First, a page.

Slater described the move by London officials to implement contactless ticketing into its public transportation system as politically risky because the city had to invest in infrastructure, hardware and education to make the new system work over several years, which would inevitably cause disruption for London’s commuter population. But by taking the risk, he said London has taken its first steps toward becoming a smart city.

“It takes a level of commitment and bravery for a city in terms of purchasing because that costs several tens of millions to do it without necessarily [having] the visibility of a payback,” he said.

But beyond the annual cost savings, Slater said the solution not only puts London closer to becoming a smarter city, it also puts its residents on a path to greater financial empowerment by encouraging them to gain access to digital banking tools. He said Mastercard also sees the move to integrate contactless payments into London’s infrastructure as a means of boosting financial inclusion for London’s residents. The company is aiming to extend its financial services to 500 million people by 2020.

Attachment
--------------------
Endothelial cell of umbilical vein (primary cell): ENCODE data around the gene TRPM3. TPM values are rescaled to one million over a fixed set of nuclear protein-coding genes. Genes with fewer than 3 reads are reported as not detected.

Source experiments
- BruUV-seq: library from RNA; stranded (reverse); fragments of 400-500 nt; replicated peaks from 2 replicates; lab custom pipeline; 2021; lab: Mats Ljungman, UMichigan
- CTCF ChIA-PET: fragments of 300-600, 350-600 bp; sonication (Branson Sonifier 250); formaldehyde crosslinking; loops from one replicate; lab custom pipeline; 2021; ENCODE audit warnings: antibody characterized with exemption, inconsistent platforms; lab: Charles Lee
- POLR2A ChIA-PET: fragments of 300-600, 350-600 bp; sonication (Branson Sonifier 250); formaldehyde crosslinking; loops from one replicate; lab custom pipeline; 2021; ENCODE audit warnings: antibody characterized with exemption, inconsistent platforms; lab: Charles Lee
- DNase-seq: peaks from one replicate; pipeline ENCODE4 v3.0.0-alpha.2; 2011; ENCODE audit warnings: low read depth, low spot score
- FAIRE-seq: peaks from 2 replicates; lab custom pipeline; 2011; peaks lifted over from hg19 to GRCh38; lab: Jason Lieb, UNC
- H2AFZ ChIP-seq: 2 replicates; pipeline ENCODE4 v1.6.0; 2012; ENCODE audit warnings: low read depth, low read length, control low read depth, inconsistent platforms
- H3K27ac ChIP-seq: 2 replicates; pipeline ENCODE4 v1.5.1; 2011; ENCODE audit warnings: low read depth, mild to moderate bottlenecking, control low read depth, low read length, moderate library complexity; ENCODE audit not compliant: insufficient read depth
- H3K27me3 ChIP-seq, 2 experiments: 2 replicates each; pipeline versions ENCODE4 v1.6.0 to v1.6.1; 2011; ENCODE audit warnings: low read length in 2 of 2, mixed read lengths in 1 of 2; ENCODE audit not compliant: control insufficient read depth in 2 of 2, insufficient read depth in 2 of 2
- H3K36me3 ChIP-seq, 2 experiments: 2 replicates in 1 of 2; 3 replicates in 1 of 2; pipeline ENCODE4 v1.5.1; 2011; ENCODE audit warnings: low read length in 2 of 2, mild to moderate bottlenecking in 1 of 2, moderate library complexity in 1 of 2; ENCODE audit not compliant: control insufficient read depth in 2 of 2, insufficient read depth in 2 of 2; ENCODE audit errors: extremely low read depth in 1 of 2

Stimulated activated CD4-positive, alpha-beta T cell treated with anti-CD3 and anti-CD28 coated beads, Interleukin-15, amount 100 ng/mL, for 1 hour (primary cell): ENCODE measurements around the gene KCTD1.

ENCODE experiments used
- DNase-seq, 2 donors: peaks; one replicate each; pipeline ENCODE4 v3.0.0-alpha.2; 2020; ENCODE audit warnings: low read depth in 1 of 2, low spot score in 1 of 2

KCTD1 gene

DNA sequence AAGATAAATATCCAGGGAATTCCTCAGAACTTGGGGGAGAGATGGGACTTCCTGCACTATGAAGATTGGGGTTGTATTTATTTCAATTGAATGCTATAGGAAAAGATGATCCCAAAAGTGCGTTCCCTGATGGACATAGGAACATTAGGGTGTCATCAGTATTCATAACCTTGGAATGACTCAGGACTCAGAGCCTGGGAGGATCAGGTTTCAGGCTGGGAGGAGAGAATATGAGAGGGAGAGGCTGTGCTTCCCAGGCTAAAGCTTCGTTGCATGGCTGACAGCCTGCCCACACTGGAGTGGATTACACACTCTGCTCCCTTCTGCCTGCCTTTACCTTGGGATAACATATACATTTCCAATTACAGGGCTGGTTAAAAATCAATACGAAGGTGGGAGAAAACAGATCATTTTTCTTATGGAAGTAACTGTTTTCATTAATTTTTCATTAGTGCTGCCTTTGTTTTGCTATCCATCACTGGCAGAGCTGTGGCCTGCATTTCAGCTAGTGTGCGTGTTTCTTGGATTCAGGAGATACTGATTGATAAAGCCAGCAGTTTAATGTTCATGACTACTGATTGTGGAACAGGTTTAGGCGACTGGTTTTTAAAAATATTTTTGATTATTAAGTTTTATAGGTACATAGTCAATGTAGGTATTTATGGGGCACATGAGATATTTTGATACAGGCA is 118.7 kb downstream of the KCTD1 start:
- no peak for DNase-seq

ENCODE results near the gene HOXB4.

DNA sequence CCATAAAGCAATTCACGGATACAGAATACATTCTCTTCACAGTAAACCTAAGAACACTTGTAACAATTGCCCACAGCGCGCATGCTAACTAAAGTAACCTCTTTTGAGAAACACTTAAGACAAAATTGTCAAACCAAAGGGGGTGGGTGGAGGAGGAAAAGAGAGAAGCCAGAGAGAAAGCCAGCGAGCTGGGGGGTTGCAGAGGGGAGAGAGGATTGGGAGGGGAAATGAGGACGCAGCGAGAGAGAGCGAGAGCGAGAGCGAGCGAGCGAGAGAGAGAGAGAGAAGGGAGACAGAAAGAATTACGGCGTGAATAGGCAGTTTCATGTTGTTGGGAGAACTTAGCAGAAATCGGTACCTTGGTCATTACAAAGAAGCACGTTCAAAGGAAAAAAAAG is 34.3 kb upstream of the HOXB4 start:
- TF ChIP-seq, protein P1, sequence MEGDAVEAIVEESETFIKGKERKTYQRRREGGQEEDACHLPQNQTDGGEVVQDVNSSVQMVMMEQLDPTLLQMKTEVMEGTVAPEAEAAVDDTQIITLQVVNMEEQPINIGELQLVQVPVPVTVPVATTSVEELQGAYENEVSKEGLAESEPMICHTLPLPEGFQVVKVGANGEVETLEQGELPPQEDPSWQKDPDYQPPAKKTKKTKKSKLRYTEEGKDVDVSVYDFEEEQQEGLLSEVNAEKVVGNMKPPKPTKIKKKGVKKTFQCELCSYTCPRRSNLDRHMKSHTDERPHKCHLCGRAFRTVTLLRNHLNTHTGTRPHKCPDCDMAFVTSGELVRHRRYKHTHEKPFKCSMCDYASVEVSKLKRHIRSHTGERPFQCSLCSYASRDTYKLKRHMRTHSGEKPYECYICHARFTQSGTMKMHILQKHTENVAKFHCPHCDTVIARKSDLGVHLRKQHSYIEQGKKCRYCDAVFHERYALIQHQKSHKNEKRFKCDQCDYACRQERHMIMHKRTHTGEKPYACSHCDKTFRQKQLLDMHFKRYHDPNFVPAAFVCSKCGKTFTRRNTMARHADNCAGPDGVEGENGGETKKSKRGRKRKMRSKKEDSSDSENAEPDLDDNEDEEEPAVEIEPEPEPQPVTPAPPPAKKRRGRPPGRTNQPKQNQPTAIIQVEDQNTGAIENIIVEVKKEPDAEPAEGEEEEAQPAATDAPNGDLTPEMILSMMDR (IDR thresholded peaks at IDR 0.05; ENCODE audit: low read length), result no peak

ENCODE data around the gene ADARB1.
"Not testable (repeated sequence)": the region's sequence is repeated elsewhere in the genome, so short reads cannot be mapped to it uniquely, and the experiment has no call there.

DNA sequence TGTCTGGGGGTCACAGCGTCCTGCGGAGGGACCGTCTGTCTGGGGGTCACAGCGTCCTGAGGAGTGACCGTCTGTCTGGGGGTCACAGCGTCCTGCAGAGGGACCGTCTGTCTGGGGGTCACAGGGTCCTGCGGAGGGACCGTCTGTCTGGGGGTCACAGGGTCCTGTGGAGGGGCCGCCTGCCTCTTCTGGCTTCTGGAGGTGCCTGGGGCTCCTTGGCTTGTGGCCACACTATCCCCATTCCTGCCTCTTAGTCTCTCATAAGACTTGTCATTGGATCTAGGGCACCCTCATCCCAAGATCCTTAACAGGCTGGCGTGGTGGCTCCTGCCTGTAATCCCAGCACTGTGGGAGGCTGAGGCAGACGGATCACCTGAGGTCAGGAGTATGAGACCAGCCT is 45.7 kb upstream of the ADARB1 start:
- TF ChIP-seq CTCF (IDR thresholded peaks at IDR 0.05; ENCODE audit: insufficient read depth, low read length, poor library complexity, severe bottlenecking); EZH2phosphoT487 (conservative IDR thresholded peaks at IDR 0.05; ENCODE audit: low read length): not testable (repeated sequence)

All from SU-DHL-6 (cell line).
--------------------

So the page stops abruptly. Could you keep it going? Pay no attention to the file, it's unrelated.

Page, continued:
Slater said London residents without bank accounts can use contactless payments using a prepaid card. This boosts residents’ financial inclusion by providing them access to a basic banking product and a means of receiving government benefits.

“Financial inclusion, access to relevant financial products, is a universal good for people,” Slater said. “It helps them get access to decent banking. It helps them move away from a day-to-day, cash-based economy. It reduces their risk of crime. It helps people financially plan. It provides them access to relevant borrowing products. All the things people need to structure their financial life.”